For all the doom and gloom, the author misses the many ways in which these devices do, in fact, make it easier for people to connect and get together. For example, I did some last minute xmas shopping yesterday; I couldn't think of a thing to get for my sister's kids, so I sent a quick text to her asking for ideas and then continued looking for gifts for my brother's kids, for whom I already had some ideas. Half an hour later I got a text back from my sister and had gifts for her four kids within 20 minutes. Pre-smartphone I could not have accomplished that; instead, I would have had to either get them gifts that they might very well not like (perhaps this is why we used to get so many ugly sweaters and packs of socks for xmas when we were kids), or I would have had to trudge home, call her up, trudge back to the store, and finally get those same gifts.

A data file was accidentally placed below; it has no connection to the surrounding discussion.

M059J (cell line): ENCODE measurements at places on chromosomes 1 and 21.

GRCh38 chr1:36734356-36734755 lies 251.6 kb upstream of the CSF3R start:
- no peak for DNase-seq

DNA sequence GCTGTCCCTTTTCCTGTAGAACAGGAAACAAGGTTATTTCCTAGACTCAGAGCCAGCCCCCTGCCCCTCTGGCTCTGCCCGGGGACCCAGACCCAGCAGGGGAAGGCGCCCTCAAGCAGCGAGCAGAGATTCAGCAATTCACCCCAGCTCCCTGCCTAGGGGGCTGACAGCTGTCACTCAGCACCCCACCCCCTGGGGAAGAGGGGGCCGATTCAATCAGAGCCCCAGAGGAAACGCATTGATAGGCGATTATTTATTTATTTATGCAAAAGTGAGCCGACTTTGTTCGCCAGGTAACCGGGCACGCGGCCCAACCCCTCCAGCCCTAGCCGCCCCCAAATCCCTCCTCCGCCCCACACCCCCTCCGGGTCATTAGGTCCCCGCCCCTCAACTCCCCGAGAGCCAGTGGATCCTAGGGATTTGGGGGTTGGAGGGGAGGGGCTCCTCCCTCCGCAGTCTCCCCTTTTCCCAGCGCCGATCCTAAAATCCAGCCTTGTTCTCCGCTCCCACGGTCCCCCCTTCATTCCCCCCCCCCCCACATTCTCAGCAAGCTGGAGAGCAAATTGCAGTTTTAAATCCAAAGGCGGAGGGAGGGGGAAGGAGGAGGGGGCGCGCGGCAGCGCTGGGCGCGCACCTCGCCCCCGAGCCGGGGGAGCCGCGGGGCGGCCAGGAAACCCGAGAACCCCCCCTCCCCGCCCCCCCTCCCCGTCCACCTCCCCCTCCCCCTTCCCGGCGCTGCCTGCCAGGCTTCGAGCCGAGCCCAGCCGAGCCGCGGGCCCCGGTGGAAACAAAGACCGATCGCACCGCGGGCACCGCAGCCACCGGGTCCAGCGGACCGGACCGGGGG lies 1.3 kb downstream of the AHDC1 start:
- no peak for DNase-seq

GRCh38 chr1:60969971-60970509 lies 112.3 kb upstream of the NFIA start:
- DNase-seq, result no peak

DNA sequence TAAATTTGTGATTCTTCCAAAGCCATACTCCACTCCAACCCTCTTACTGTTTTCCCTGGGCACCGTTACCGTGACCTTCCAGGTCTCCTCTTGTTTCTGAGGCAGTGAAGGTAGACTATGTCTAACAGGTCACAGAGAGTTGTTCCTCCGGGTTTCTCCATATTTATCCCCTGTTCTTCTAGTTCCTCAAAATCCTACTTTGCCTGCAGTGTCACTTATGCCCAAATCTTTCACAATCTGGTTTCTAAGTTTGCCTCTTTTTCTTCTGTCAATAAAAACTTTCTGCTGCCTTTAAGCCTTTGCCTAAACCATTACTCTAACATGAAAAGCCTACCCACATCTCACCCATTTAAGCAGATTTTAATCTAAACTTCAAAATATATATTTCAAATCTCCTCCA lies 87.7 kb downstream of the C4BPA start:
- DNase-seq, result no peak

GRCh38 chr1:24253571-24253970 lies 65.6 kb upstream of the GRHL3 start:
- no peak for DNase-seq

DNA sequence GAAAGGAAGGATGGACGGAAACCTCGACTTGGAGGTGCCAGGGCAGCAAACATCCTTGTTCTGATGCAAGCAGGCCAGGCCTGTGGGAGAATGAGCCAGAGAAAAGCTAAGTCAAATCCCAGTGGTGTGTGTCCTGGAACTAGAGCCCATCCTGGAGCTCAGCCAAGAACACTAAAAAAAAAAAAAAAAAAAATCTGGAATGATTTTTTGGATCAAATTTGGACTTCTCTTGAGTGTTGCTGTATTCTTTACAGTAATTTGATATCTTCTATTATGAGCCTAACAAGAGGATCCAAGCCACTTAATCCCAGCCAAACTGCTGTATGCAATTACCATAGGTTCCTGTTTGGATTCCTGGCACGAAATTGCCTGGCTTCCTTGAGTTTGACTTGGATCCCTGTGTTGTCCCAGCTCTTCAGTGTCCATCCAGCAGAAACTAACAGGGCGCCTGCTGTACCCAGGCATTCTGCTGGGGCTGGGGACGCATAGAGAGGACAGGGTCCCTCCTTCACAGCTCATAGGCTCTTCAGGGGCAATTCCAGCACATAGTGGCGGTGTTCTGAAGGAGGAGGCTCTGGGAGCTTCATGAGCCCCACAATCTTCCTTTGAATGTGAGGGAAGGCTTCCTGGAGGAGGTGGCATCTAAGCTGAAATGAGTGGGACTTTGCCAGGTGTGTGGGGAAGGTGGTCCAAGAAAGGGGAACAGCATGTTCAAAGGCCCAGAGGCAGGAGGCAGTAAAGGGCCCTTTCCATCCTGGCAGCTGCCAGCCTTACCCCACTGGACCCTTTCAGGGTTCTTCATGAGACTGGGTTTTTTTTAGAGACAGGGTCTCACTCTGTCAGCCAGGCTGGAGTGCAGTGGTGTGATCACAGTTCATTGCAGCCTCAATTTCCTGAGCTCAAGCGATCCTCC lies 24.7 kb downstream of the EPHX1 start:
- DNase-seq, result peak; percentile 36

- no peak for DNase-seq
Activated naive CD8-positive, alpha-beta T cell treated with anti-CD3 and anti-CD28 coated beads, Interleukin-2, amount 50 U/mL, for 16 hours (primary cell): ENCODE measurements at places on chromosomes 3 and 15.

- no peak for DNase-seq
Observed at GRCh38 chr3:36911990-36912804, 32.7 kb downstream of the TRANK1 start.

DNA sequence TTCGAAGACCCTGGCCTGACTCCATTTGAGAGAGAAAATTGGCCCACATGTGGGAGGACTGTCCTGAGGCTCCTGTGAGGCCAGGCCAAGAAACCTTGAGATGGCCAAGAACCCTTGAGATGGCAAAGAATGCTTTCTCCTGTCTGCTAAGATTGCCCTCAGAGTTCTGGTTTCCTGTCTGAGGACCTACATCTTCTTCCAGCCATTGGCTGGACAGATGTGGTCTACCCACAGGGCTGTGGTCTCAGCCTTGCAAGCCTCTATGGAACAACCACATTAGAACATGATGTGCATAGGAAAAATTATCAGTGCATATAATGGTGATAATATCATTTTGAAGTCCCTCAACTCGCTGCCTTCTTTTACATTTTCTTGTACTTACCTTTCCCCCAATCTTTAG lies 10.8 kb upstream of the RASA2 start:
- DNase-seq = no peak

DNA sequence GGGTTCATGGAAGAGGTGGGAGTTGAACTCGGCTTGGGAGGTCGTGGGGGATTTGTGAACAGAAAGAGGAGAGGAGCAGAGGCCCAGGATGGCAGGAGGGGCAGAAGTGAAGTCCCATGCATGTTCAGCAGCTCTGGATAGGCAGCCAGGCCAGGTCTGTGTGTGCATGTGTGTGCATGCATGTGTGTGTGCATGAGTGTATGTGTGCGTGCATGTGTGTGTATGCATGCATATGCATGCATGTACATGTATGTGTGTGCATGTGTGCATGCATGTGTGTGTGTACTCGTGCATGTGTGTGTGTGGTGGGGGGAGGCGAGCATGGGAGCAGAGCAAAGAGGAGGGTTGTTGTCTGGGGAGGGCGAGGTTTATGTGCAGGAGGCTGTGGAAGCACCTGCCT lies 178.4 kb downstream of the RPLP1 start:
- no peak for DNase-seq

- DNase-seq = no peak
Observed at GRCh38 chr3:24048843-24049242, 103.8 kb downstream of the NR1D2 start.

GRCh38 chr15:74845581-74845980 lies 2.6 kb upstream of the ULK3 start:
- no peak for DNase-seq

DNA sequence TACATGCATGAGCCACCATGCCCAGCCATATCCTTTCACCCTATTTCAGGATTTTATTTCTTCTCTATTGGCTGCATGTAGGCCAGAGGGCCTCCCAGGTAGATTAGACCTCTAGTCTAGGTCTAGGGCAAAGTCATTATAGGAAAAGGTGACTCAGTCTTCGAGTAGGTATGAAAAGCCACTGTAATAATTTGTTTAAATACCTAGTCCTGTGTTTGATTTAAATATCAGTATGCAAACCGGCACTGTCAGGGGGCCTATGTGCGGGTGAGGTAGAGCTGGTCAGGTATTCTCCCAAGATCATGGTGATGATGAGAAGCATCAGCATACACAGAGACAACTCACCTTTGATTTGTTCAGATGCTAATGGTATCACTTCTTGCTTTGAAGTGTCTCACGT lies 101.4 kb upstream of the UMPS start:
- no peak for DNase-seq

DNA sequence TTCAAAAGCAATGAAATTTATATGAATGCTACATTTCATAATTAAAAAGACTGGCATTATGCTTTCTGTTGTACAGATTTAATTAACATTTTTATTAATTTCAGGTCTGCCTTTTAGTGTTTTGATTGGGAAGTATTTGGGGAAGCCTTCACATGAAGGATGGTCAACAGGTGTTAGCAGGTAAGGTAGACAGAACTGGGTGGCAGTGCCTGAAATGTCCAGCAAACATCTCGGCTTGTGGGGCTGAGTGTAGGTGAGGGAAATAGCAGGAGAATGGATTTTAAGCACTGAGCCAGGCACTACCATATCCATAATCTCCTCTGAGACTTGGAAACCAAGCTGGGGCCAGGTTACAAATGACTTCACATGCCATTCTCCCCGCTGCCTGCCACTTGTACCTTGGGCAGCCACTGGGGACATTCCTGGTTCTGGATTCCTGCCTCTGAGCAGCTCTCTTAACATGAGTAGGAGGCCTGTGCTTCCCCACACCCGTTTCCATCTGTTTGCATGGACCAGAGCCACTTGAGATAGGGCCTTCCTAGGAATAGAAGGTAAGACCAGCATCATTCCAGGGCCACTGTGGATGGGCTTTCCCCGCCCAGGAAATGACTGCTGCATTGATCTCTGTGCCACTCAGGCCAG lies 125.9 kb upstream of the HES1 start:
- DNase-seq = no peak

Technology is a mere instrument, how it affects you - what you choose to do with it - is up to you. Blaming smartphones for peoples' disconnection from each other is a little like blaming guns for shootings; the blame lies with the mind behind the finger that pulls the trigger, not the trigger.